December 17, 2015 Motion City Soundtrack – Panic Stations (Album Review)
Coming together back in 1997 in Minneapolis, Minnesota, Motion City Soundtrack is a band which has sustained quite a strong career. Spending years hard at work independently, they self-released music, built a fanbase the old fashion way, and in 2003, Epitaph Records signed them on. Re-releasing I Am the Movie in June of that same year via Epitaph, the band would follow-up with major success in 2005 when they released fan-favorite Commit This To Memory. Since releasing a bunch of strong records, 2015 marked the tenth anniversary of Commit This To Memory, and naturally Motion City Soundtrack took to the road in celebration with extensive touring. Although, the band does not rely strictly on nostalgia, and on September 18th, released their sixth full-length studio album which goes by the name of Panic Stations. Recording back in June of 2014, the record marks their first since 2012’s Go and features production from John Agnello at the newly renovated, newly-revamped Pachyderm Studio, famously as the location Nirvana’s 1993 album In Utero was recorded. Marking their first record without long-time drummer Tony Thaxton, Panic Stations features Claudio Rivera in his place along with Vocals/Guitarist Justin Pierre, Guitarist/Vocalist Joshua Cain, Moog synthesizer/Keyboardist Jesse Johnson, and Bassist Matthew Taylor. Taking the records name from the nautical structures that act as warning posts in the oceans, naturally, many of the tracks refer to water and the ocean, with plenty of metaphorical lyrics that will intrigue listeners.
Beginning with the words “Let’s do this” prior to the fast and thriving music of “Anything At All,” the song sets a good vibe for what is yet to come on Panic Stations. Then lead single “TKO” is a bit slower, bust just as catchy, featuring a strong bass line. The lyrics are quite repetitive, not only for the bridge and chorus, so much so, the listener will easily remember them to sing along quickly. Even slower and much more melancholic, “I Can Feel You” continues the record as a very emotional love song that will touch the listener’s heart. Pieree’s voice is very clear and easy to understand in this pure and clean track.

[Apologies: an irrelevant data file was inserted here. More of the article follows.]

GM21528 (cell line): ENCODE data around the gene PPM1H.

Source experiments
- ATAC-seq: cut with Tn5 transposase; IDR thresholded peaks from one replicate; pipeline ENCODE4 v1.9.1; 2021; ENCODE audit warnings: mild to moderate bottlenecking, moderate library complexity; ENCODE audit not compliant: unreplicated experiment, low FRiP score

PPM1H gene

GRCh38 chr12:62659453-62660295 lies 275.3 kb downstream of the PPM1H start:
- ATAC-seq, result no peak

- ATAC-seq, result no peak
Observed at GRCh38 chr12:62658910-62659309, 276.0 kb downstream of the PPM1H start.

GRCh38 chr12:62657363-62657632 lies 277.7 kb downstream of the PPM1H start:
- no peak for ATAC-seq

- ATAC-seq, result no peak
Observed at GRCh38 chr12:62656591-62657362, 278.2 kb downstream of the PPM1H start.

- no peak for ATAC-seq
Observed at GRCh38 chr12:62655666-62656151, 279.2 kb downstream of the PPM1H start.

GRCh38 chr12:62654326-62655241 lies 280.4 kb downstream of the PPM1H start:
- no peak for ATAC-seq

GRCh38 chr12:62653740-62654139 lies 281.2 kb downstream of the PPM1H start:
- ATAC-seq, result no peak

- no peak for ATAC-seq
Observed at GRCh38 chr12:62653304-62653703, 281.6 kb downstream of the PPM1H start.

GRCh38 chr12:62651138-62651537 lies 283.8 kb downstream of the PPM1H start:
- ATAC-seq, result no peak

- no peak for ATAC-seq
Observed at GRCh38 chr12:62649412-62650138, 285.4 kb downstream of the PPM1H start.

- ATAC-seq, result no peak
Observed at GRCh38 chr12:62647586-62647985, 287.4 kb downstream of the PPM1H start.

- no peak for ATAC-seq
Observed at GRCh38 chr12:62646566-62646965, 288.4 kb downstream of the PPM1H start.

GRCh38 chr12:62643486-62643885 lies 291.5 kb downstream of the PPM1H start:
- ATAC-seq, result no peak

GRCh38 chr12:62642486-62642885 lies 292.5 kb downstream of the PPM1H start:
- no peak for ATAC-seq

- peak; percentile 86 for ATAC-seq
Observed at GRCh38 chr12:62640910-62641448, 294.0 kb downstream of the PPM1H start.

Moving along, following the theme of the record, second single “Lose Control” sways back and forth with the melody, almost hypnotizes the listener. When listening to this track, it feels as if the lyrics include about five sentences, but only because it grabs hold of its audience who will undoubtedly get lost in the melody. On the other hand, “Heavy Boots” is a joyful song with a catchy melody playing out like an anthem with a loud and proud approach. Continuing with positive energy, “It’s A Pleasure To Meet You” spreads good vibes, making it another strong and amplified cut, empowering the listener with the phrase “You are not alone.” A little more serious, “Over It Now” is a sincere piece talking about how to cope with the end of a relationship and move forward with life. Flowing into “Broken Arrow,” it is a song that goes straight to the heart, featuring soft vocals in a higher pitch along with thriving melodies. With sweet words, Motion City Soundtrack leave a mark on the listener’s heart.
As Panic Stations begins to come to a close, “Gravity” is a catchy Rock song with a smooth and relaxed melody. A great song to have playing in the background, Taylor’s bass line is quite intense, adding some seriousness and depth as the melodies and arrangements are rich of musical elements. This song will wrap around the listener and keep one wrapped until the last note of this song has ceased. Swinging back into a brighter tone, “The Samurai Code” is a little like a Surf Rock song, easy going, yet filled with a deeper meaning. Finally, “Days Will Run Away” comes on as a soft and calm tide concluding Panic Stations with plenty of emotional ups and downs.
Lasting for thirty-nine minutes, Panic Stations leaves the listener in a good mood and filled with hope. With sweet Rock music, Motion City Soundtrack keep an inviting atmosphere around the music from start to finish and a sense of comfort with letting go of feelings. CrypticRock gives Panic Stations 3.5 out of 5 stars.